There are 257 steps to get from the bottom of the Tower to the bells chamber and 12 more steps to enter the Tower itself.
How do we know? ...we went there and counted ourselves!
Believe it or not, no one is reporting this fact right… neither Wikipedia nor Google and not even the signs in “Piazza dei Miracoli” in Pisa, where the Tower stands... or for better use of words, leans.
So we went there and we counted the steps one by one ON VIDEO!
We had the feeling something was wrong with the steps count when we noticed that practically every web page on the topic reports a different number.
Figures range from 250 to 300 and it is very hard to understand who shall be trusted.
There are 5 flights of stairs in the Leaning Tower of Pisa, one of which is spiraling around the entire building!
As far as we can tell, THIS is the only article on the entire Internet reporting the correct number of steps inside the Leaning Tower of Pisa.
How can we be so sure?
...tired of mismatching numbers, we went to Pisa and climbed the Tower to count the steps with our own eyes!
The figure we got is totally different from anything published online to this date.
Yes, we feel your pain... the fact that one cannot really trust information found on the Internet is mind-boggling.
The video of our descent is at the bottom of this article... there you can see how the inside of the Tower looks like and you can even count the steps for yourself!
The Stairs in the Leaning Tower
First off, there are FIVE different stairs to get to the top of the Tower.
Some are just a few steps to access the various parts of the Tower (1st, 2nd, 5th) and two of them are full-size spiral staircases (3rd and 4th) to move between the floors.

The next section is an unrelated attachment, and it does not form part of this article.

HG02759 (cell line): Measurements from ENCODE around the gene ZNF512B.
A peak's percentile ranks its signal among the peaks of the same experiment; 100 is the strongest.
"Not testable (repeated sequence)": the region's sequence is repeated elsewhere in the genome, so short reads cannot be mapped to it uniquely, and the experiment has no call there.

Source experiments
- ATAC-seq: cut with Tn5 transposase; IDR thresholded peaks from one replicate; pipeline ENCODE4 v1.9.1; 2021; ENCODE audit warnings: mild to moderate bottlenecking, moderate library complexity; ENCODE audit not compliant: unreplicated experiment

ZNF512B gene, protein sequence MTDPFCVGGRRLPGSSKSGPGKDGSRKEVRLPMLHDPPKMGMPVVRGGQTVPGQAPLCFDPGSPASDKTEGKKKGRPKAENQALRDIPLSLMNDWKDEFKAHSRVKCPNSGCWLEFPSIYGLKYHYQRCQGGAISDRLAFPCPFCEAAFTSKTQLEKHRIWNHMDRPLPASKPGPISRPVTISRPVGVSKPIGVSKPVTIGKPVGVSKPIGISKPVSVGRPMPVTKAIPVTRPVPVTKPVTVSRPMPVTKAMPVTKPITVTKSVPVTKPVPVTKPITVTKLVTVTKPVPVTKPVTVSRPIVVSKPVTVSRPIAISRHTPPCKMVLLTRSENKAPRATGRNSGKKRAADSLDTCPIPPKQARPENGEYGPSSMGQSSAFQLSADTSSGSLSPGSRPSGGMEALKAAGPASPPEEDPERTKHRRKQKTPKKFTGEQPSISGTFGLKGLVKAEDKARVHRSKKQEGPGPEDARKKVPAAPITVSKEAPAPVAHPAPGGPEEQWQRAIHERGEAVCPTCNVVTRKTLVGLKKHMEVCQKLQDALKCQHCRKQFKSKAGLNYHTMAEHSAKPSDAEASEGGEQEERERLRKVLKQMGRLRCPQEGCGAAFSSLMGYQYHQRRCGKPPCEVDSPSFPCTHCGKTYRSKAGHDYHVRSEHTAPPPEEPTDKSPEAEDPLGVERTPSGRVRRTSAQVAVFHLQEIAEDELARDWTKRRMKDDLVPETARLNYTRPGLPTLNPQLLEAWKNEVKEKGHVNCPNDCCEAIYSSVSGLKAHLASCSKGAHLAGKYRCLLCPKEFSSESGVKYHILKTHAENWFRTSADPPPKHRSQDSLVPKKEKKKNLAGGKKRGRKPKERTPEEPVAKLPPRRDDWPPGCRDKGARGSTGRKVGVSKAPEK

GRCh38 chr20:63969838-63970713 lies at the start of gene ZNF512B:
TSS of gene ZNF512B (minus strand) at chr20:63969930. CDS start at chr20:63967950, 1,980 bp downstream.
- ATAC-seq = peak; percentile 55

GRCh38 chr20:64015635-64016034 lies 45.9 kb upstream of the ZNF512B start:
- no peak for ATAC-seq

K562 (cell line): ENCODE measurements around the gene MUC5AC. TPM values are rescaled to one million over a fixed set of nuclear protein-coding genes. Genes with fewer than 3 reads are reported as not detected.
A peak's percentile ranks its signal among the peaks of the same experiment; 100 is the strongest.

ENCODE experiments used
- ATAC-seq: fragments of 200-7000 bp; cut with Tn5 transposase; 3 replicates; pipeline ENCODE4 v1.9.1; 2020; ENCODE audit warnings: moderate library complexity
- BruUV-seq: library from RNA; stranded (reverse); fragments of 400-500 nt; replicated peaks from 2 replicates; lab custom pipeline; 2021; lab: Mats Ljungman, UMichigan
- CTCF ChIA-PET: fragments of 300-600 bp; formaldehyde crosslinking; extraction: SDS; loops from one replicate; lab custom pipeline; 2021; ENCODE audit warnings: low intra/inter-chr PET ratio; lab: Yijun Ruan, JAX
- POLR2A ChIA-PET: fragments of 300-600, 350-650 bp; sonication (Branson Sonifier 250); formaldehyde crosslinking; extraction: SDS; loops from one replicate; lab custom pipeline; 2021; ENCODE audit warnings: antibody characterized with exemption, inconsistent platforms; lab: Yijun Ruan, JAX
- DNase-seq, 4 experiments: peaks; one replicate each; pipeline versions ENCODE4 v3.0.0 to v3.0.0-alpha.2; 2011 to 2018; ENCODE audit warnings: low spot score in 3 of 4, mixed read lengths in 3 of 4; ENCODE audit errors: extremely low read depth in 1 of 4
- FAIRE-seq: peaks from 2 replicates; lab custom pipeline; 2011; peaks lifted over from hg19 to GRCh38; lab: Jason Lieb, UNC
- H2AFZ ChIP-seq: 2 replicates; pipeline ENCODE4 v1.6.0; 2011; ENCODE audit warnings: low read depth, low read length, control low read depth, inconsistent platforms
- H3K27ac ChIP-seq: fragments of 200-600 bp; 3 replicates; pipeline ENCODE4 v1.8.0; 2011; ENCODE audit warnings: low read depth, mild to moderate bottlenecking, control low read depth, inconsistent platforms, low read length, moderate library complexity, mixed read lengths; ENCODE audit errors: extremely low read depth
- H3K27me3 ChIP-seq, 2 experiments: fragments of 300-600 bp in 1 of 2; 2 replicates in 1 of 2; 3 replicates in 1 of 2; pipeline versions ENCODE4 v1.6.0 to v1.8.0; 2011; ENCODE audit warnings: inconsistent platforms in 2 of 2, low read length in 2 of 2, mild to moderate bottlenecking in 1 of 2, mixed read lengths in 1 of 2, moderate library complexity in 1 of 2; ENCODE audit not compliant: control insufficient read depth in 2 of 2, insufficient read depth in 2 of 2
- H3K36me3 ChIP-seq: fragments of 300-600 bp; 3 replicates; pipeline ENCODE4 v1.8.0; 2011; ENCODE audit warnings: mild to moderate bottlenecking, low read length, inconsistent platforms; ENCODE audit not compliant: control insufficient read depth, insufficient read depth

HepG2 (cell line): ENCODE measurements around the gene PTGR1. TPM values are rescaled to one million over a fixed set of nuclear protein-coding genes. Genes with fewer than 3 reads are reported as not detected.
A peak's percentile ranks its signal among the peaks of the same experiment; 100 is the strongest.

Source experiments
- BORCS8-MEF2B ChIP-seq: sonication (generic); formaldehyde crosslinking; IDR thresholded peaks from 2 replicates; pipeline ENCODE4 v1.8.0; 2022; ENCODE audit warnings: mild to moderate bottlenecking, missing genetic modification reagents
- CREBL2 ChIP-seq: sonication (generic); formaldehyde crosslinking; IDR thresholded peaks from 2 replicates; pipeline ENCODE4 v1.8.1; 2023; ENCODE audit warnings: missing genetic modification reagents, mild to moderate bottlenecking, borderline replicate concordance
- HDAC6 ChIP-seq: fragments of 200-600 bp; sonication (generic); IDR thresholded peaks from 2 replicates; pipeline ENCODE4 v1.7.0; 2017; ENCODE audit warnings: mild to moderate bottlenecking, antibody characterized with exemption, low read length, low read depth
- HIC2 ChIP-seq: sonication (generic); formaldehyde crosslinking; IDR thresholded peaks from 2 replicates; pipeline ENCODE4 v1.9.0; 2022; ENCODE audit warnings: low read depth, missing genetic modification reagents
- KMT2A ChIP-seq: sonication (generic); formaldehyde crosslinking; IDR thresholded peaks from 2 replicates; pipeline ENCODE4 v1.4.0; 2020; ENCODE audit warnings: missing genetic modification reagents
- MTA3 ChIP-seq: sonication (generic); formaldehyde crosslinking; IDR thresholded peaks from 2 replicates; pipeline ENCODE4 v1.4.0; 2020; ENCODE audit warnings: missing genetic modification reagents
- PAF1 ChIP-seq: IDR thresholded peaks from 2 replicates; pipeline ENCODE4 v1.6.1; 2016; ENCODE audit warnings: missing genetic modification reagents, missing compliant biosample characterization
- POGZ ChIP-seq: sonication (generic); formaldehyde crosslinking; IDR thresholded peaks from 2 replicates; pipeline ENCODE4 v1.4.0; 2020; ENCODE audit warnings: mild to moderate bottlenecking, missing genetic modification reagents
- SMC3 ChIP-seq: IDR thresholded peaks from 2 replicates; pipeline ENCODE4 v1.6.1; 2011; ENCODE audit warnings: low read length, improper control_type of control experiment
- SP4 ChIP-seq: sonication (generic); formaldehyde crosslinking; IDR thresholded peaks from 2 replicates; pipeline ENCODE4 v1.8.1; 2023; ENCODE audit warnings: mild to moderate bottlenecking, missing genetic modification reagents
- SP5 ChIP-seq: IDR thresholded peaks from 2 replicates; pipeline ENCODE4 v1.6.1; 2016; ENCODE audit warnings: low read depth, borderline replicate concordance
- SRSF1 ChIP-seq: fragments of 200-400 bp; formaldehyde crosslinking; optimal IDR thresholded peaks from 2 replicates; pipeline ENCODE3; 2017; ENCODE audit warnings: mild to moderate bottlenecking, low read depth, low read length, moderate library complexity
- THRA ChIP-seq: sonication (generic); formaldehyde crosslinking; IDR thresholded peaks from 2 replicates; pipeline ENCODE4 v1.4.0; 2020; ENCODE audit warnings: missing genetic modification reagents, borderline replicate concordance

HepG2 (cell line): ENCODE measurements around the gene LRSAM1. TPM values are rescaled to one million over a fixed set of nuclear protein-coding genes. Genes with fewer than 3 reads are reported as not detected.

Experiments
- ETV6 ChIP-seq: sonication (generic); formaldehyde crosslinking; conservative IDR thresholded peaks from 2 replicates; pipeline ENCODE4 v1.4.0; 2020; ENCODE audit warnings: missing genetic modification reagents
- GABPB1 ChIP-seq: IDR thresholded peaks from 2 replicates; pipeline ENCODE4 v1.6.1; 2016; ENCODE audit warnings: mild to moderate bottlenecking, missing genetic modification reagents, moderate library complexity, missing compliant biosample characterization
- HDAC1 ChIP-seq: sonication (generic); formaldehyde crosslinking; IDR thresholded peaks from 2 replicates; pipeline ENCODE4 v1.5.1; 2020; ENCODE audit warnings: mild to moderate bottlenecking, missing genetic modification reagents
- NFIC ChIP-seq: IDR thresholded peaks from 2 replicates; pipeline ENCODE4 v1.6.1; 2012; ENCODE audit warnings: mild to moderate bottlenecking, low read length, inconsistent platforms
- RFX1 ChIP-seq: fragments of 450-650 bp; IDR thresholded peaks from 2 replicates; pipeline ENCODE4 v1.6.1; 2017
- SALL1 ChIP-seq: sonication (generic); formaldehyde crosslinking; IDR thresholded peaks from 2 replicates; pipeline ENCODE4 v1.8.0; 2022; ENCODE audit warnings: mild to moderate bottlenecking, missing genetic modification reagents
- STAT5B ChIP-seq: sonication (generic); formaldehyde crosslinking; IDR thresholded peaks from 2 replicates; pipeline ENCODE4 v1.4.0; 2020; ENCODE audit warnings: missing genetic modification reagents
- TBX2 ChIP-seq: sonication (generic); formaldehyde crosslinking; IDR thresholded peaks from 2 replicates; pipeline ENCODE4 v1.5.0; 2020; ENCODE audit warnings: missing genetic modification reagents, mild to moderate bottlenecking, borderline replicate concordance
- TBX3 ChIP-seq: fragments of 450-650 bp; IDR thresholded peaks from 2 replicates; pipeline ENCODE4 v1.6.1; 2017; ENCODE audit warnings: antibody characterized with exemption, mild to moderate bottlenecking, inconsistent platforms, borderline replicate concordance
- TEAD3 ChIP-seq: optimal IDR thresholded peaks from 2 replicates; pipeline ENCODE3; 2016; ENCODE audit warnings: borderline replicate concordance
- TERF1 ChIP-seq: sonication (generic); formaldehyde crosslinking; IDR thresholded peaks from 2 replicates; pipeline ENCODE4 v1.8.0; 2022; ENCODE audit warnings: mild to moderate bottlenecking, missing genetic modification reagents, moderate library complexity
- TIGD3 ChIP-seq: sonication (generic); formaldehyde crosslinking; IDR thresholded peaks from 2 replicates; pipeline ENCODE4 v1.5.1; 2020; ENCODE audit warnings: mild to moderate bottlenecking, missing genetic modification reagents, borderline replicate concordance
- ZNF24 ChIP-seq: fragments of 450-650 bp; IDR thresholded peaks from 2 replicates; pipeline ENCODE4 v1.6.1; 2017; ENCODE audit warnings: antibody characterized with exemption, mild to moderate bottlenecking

The first stairs bring from the street level to the base of the Tower, about 150cm lower (5 feet).
Once there, you have to climb a few steps to enter the Tower through it’s - one and only - entrance door.
Let’s call this stairs nr #2.
As you enter the monument, it strikes you… this thing is leaning big time!
Like the rest of the Tower, the floor of the entrance room is inclined and you can feel it under your feet. The feeling you get is much stronger than what your eyes perceive from the outside.
The inside of the Tower is hollow. There is only one room with virtually no ceiling. As a matter of fact, the ceiling is about 49m high, on the top of the 7th floor (image on the left).
It feels big… and it feels so leaning…
On the left of the entrance door, there is the main staircase that leads to the top. It is a spiral staircase that wraps clockwise around the Tower.
This is the 3rd staircase you find in the monument (image below).
The staircase is pretty narrow and people going up must stop giving the way to those coming down.
The stairs climb at regular steps and they are interrupted at each floor by small intermediate landings. At each landing, there is an opening on the outside.
Openings are door-sized and they are closed with metal grates to prevent visitors accessing the columns area and walking along the tiny edge… that’d be VERY dangerous.
The main staircase ends right at the bottom of the 7th floor.
Once you are up, you can walk around the entire circumference of the Tower and admire the wonderful view.
You are now walking outside, in the space between the wall of the Tower and the columns of the 7th floor. This space is about 1 meter wide (3 feet) and, like the openings of the floors below, it is protected by metal grates installed right before the columns.
Getting to the Top
To get to the top of the 7th floor you have to climb on more flight of stairs (the 4th in the Tower). This last spiral staircase is really tiny and two persons can hardly exchange the way.
These stairs land at the base of the bells chamber (8th floor).
To enter the bells chamber you have a fifth set of steps to climb (just a few steps).
You are now standing inside the bells chamber, on the bottom of the 8th floor.
This is the highest point allowed to visitors.